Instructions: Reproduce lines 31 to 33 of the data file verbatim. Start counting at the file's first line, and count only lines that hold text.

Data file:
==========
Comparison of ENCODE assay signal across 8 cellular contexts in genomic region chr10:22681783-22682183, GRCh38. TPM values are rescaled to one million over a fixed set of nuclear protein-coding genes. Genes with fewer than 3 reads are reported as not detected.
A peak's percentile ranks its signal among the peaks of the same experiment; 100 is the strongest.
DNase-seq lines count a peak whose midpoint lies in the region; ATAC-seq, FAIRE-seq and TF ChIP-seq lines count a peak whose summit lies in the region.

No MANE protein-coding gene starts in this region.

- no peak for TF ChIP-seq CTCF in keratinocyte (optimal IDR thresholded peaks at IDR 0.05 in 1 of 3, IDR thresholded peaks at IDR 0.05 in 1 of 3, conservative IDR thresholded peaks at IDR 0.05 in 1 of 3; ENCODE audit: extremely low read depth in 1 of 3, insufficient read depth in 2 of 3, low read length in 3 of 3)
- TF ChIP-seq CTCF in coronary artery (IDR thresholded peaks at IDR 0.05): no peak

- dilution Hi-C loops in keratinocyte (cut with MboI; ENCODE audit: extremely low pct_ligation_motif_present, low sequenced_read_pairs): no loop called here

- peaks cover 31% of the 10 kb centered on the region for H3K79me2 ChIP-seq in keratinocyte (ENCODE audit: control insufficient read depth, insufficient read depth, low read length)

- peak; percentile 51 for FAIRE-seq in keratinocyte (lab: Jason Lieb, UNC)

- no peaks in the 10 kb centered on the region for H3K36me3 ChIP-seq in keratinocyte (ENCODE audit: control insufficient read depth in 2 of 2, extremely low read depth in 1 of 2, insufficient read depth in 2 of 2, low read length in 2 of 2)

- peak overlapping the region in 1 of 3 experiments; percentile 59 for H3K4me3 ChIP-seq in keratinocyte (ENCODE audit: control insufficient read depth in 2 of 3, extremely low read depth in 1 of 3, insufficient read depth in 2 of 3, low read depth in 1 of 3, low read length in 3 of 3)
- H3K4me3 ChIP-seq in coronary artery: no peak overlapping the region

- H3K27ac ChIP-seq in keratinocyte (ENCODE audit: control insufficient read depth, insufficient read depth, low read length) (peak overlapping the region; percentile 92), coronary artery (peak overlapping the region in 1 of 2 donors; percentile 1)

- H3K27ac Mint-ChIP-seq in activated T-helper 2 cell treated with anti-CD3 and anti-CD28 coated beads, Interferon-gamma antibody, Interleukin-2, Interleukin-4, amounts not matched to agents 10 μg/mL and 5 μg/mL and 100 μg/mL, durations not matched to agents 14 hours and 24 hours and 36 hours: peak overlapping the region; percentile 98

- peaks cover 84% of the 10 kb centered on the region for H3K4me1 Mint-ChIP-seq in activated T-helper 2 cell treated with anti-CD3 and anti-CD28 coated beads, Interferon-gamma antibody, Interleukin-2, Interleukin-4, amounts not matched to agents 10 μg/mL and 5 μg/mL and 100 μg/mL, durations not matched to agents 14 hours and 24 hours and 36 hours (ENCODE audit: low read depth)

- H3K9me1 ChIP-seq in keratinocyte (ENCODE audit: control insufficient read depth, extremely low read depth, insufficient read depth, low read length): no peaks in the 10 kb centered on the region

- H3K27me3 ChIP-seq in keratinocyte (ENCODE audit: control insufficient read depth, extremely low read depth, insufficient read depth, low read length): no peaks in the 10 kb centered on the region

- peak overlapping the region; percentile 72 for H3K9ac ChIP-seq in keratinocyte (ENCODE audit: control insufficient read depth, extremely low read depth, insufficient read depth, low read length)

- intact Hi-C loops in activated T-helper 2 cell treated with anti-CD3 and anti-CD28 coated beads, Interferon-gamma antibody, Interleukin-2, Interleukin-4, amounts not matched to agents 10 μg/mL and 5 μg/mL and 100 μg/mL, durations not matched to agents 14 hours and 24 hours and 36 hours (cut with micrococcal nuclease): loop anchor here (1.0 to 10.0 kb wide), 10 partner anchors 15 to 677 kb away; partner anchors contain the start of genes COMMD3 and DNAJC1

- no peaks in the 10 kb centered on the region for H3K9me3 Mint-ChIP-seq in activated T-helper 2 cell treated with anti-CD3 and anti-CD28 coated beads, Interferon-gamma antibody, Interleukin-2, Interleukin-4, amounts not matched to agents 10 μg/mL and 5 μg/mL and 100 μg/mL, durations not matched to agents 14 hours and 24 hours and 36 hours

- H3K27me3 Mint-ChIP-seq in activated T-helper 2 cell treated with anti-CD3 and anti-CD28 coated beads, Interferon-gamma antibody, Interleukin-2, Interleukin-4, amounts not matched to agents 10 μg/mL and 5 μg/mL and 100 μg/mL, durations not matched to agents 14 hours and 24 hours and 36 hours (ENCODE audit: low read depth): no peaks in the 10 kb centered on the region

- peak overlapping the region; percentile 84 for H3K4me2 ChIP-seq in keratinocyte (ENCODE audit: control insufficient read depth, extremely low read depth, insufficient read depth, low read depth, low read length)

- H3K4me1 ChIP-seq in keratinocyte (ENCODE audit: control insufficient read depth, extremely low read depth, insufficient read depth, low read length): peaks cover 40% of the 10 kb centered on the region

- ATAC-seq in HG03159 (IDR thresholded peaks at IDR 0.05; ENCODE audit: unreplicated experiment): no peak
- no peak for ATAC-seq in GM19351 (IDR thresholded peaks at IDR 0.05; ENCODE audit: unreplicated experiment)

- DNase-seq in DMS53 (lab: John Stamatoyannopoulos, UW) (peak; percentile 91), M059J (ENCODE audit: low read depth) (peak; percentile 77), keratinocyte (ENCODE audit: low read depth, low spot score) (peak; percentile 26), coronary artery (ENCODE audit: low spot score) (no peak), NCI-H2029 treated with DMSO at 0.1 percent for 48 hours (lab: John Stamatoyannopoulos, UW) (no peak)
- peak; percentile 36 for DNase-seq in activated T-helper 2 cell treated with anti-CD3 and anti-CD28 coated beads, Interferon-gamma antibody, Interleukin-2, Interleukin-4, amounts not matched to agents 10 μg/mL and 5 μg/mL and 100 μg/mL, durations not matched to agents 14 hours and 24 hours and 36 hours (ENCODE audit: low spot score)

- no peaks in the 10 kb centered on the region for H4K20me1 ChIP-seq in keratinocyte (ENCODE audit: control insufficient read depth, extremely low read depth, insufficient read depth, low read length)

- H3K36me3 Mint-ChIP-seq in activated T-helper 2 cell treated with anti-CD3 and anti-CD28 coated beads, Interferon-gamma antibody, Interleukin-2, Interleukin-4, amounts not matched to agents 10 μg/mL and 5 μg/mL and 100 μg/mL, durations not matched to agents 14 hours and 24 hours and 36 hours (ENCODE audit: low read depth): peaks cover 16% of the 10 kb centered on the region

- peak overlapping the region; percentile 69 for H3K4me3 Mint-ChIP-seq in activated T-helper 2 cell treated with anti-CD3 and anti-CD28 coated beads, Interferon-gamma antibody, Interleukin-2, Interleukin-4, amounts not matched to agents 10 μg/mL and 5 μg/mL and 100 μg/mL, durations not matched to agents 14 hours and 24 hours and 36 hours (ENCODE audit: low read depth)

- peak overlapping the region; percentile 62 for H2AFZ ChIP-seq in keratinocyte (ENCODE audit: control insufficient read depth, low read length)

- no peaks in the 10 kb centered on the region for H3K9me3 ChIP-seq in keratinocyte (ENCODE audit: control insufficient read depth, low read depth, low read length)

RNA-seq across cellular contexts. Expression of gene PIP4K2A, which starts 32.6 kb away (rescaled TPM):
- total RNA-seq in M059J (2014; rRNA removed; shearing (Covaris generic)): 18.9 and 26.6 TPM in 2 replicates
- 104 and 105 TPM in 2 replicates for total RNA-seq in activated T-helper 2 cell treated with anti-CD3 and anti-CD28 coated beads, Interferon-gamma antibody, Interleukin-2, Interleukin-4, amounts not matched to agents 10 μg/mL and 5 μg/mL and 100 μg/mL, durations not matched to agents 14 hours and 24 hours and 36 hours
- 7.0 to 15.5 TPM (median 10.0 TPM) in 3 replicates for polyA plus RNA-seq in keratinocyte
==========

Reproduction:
- peak overlapping the region; percentile 62 for H2AFZ ChIP-seq in keratinocyte (ENCODE audit: control insufficient read depth, low read length)

- no peaks in the 10 kb centered on the region for H3K9me3 ChIP-seq in keratinocyte (ENCODE audit: control insufficient read depth, low read depth, low read length)

RNA-seq across cellular contexts. Expression of gene PIP4K2A, which starts 32.6 kb away (rescaled TPM):